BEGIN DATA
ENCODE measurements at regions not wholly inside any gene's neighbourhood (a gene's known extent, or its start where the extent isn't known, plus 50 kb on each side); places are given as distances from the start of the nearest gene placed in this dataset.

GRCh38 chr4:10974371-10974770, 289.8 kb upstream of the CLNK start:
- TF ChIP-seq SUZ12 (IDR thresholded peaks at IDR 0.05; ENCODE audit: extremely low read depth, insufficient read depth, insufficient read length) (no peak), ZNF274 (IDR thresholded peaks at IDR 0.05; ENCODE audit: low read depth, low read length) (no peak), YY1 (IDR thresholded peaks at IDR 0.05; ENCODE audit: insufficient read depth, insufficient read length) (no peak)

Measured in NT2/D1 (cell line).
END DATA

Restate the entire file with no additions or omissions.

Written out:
ENCODE measurements at regions not wholly inside any gene's neighbourhood (a gene's known extent, or its start where the extent isn't known, plus 50 kb on each side); places are given as distances from the start of the nearest gene placed in this dataset.

GRCh38 chr4:10974371-10974770, 289.8 kb upstream of the CLNK start:
- TF ChIP-seq SUZ12 (IDR thresholded peaks at IDR 0.05; ENCODE audit: extremely low read depth, insufficient read depth, insufficient read length) (no peak), ZNF274 (IDR thresholded peaks at IDR 0.05; ENCODE audit: low read depth, low read length) (no peak), YY1 (IDR thresholded peaks at IDR 0.05; ENCODE audit: insufficient read depth, insufficient read length) (no peak)

Measured in NT2/D1 (cell line).